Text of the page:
Artist: Larry Keel
Hometown: Lexington, Virginia for the past 24 years.
Latest album: American Dream, out November 6, 2020
Personal nicknames (or rejected band names): My wife and I call each other “Ange” (pronounced “Aynge” with a long “a”) other nicknames are “Doghead” and “Late-night Man.”
What’s your favorite memory from being on stage?
My favorite memory is standing next to two of my heroes that I had studied all my life up to that point, and getting to collaborate and share in the music we made together on stage… I’m speaking of Tony Rice and Vassar Clements, during a period in my career when both of these iconic musicians played regularly in my band. Other major moments I cherish and will never forget are playing with Little Feat in Jamaica on a beach in Negril, playing Carnegie Hall in New York, playing Red Rocks Amphitheatre, and getting to play live music with my wife and my brother all throughout my career.
What other art forms — literature, film, dance, painting, etc. — inform your music?
I truly love to paint! Bob Ross got to me early in my childhood, and he’s still all up in my soul. I paint with watercolors, markers, pens, anything when I feel the urge. I guess poetry also influences my music, because I lean on that literary form for my songwriting. And I’m currently getting more into designing a meal and preparing the food, then plating it artistically.
What was the first moment that you knew you wanted to be a musician?
I knew I had to be a musician when I was little and I started paying more attention to my father and older brother playing (they both played guitar, my father also played banjo and sang). I loved watching them have such a good time and I could see how everyone playing music with them or listening to them all enjoyed it so much. Then, when I was 7, my brother bought me a guitar, helped me get started with chords and positions, and I never set the instrument down…I was hooked from then on.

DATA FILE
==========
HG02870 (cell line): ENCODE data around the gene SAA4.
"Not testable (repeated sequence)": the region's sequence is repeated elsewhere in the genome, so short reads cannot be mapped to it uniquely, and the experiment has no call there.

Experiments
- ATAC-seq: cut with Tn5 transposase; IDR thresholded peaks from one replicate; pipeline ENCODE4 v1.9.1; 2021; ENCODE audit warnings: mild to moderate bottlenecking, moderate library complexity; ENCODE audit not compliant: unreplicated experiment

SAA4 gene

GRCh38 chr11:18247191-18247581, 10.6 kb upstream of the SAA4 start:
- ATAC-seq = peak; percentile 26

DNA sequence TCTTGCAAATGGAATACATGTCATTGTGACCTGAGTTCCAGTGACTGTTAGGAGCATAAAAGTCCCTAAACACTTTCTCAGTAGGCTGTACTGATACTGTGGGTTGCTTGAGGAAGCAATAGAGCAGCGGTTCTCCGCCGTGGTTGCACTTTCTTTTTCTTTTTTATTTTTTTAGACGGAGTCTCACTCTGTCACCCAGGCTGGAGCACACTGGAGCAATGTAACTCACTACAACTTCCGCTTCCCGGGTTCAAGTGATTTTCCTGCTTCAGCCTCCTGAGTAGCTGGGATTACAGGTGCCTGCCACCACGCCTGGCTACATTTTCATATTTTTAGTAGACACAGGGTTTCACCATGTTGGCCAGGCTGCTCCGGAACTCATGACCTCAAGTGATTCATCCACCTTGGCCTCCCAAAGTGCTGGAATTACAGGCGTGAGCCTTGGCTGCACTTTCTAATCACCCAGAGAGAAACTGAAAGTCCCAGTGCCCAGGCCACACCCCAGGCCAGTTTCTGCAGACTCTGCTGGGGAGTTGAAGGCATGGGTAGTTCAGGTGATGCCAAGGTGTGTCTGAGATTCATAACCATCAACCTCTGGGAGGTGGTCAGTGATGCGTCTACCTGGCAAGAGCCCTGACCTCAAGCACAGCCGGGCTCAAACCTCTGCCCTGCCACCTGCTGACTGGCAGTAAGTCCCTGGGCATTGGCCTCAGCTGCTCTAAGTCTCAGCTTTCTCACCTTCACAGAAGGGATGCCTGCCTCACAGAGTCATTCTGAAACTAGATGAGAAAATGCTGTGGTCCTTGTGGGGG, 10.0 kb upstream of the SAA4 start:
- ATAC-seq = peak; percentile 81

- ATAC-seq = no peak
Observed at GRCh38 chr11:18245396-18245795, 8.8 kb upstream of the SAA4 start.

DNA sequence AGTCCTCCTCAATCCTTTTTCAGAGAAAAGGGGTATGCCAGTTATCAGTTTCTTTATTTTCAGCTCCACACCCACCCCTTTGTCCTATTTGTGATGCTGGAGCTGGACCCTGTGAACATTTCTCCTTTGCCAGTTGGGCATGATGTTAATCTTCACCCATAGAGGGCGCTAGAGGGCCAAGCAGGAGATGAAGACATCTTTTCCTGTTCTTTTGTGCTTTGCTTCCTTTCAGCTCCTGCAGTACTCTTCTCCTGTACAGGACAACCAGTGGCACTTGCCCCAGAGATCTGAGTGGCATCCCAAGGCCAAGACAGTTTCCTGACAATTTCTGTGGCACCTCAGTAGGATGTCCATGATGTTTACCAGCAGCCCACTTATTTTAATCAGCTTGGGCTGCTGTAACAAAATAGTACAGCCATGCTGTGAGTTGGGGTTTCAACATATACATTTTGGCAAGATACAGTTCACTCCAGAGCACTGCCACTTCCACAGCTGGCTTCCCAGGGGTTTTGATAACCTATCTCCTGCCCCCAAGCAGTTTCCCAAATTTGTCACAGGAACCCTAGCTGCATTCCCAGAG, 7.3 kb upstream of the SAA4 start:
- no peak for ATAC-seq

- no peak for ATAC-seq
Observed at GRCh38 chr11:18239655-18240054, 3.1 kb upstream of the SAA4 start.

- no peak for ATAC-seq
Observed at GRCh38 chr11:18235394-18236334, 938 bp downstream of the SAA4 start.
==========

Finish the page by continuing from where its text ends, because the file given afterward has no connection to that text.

If you had to write a mission statement for your career, what would it be?
The mission is to let the art take me and everyone listening on a journey together, to get us all on the same page for the time we’re connecting through the music. If I had to give myself or a budding musician advice, I’d say be ready to work HARD. Do your music and your business your own way. Let your own instincts and your own style guide your decisions. I’m a big believer in “march to the beat of your own drum…” and, be frugal and be kind.
Which elements of nature do you spend the most time with and how do those impact your work?
I spend lots of time in the garden, right here at my home. It’s such a zen feeling to plant seeds, nurture them, watch them grow and then enjoy the fruits and veggies of mine and my wife’s labor. Fishing and being on any water is another zen-like activity that keeps me grounded. All in all, I try to spend as much time as possible in nature, because it charges up my “feel-good” and gives me a connection to something timeless and eternal. I’m always trying to tap that genuine energy when I write and play music. That’s the goal.
Photo credit: Lyric Photography
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